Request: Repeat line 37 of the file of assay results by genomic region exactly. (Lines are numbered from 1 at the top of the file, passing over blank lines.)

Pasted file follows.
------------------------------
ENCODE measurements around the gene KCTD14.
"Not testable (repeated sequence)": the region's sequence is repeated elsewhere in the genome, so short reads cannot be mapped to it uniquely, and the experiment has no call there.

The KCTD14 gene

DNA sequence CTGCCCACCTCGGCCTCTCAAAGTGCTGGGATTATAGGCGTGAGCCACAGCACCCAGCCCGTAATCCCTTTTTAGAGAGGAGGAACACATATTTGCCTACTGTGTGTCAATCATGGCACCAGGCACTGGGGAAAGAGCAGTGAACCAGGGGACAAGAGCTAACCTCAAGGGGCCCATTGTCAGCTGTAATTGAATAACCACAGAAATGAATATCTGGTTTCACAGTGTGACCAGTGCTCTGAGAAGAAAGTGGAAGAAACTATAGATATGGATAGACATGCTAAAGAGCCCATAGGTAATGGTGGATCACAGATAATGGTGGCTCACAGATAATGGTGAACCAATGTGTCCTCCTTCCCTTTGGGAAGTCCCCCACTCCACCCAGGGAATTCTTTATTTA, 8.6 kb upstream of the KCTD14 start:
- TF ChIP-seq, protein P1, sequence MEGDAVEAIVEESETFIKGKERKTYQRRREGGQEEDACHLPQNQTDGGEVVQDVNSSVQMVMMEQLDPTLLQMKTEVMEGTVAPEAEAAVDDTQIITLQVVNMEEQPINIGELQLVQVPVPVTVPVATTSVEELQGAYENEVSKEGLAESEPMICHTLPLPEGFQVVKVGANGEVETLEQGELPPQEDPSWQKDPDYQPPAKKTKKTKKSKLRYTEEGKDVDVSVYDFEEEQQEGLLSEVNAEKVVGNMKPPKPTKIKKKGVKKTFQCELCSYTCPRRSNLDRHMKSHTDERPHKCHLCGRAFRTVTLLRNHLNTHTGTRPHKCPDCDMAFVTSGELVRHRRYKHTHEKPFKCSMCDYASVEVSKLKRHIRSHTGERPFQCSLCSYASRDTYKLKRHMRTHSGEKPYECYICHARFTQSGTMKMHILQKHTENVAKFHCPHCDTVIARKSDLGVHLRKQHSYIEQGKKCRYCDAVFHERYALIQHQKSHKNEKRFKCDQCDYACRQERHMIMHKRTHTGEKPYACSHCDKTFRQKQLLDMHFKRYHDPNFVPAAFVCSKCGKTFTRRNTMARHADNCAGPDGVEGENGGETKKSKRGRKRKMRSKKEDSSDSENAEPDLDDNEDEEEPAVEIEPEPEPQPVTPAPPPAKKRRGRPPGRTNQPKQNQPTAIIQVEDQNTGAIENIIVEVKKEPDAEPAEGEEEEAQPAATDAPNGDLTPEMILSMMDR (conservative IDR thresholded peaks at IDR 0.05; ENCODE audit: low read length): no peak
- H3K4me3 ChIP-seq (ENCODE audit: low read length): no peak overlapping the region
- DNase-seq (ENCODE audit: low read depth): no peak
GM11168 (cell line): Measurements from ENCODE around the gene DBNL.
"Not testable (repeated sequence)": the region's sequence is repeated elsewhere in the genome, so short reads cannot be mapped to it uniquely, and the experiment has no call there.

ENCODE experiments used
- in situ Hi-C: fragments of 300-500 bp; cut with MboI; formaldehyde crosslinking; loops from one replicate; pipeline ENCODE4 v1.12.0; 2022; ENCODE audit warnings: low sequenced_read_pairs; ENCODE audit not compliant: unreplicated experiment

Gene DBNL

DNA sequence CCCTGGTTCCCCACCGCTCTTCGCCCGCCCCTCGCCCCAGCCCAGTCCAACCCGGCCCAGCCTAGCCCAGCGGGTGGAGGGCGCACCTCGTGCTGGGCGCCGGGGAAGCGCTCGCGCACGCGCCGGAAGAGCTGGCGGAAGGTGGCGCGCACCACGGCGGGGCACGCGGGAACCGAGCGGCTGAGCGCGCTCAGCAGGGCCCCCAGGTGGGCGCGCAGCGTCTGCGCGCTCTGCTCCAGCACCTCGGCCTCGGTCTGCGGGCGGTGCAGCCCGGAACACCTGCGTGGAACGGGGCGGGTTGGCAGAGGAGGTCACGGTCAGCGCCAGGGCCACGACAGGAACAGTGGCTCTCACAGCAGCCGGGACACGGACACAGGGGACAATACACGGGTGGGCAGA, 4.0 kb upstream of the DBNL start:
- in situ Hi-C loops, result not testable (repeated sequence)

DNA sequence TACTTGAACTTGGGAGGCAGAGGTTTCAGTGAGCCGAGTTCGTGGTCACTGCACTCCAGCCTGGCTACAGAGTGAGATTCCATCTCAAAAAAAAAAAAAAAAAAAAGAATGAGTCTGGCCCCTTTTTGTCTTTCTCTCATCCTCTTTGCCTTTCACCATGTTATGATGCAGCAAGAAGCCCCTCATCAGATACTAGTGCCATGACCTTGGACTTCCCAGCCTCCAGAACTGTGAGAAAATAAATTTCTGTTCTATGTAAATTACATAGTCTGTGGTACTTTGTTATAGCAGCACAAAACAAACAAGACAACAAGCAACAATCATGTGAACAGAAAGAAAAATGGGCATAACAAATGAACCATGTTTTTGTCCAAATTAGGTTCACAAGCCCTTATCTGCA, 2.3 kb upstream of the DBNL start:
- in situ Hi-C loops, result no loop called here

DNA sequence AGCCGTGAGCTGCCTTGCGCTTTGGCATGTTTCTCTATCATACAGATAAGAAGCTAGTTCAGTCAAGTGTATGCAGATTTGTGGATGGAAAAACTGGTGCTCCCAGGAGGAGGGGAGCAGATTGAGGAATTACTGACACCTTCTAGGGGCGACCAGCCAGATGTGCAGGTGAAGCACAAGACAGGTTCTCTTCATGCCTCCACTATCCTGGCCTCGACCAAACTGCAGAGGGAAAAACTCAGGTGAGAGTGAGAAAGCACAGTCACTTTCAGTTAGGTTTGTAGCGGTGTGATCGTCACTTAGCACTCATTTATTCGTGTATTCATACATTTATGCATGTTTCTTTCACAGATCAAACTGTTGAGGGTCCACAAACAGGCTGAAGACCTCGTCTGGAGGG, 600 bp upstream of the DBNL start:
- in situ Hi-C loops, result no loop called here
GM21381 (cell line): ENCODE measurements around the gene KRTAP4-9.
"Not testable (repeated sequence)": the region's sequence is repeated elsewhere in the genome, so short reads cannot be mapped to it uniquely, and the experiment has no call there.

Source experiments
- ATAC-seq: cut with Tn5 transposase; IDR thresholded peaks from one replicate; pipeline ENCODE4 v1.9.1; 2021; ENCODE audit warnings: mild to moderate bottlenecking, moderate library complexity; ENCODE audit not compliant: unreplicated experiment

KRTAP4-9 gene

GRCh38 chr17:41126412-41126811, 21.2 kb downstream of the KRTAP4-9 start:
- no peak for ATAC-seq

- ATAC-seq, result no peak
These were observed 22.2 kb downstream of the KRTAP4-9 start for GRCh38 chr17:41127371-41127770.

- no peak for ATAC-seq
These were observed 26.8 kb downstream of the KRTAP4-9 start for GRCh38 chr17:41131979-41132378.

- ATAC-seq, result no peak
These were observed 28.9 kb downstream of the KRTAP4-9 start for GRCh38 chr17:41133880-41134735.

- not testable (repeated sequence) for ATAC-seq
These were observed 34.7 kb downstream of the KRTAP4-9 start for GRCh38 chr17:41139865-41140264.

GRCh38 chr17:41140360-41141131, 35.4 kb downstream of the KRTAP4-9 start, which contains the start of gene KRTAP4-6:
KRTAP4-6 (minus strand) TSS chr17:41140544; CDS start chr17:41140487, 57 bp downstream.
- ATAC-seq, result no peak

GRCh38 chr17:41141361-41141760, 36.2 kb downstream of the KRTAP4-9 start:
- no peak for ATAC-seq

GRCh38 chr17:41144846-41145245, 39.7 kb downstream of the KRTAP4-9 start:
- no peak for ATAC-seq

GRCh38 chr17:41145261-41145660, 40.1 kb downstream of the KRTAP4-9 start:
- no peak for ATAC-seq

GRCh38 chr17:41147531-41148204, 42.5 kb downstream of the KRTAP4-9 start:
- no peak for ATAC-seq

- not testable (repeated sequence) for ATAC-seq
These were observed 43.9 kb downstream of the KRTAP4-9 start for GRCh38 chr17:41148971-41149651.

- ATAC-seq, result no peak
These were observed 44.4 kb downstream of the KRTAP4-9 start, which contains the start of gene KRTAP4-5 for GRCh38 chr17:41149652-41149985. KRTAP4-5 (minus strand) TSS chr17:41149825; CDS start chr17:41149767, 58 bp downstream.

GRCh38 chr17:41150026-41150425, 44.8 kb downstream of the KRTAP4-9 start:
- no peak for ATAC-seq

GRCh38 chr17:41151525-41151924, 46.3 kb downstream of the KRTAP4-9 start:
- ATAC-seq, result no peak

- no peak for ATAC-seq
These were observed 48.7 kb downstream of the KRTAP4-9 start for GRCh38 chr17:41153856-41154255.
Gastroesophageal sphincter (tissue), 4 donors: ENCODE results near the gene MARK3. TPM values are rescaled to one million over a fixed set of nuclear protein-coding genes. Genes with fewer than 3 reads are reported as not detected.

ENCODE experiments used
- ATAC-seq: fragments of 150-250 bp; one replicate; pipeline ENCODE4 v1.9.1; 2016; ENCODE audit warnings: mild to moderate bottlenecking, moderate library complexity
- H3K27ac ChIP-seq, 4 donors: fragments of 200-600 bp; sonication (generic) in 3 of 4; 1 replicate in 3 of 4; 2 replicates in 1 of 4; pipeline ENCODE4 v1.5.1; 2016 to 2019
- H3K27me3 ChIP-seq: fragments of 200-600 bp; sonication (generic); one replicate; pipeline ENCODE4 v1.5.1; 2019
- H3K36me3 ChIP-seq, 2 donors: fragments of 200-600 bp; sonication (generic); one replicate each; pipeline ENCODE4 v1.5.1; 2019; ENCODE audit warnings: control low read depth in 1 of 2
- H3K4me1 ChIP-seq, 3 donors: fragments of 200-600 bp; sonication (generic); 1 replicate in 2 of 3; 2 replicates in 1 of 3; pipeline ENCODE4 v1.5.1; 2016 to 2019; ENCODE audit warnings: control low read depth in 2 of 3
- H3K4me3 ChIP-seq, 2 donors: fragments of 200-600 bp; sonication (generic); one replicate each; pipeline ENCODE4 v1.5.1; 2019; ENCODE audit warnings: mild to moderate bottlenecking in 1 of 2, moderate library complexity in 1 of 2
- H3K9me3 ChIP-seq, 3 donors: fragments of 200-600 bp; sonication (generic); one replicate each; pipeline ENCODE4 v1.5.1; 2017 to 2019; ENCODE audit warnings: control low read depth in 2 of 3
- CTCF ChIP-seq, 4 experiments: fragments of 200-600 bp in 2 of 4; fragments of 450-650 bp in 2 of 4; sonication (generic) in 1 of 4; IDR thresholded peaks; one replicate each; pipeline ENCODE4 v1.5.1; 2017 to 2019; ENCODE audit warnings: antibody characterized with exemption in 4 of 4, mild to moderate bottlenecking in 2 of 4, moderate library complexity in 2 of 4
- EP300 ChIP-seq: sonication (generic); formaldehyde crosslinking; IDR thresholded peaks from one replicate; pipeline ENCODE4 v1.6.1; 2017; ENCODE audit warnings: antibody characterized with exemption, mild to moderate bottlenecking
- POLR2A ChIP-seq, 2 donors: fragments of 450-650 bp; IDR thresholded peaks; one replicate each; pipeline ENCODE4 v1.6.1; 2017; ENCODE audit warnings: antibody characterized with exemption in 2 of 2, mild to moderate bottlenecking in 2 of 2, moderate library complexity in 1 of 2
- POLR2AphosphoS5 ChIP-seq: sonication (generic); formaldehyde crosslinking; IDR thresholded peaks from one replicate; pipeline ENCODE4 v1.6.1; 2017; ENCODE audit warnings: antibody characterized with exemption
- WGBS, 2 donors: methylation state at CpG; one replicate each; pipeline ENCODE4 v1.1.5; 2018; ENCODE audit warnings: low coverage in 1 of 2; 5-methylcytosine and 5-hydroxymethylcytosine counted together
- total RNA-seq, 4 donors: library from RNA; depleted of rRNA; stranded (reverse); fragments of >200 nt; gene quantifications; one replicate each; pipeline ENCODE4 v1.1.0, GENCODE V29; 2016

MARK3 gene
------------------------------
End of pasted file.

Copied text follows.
GRCh38 chr17:41141361-41141760, 36.2 kb downstream of the KRTAP4-9 start: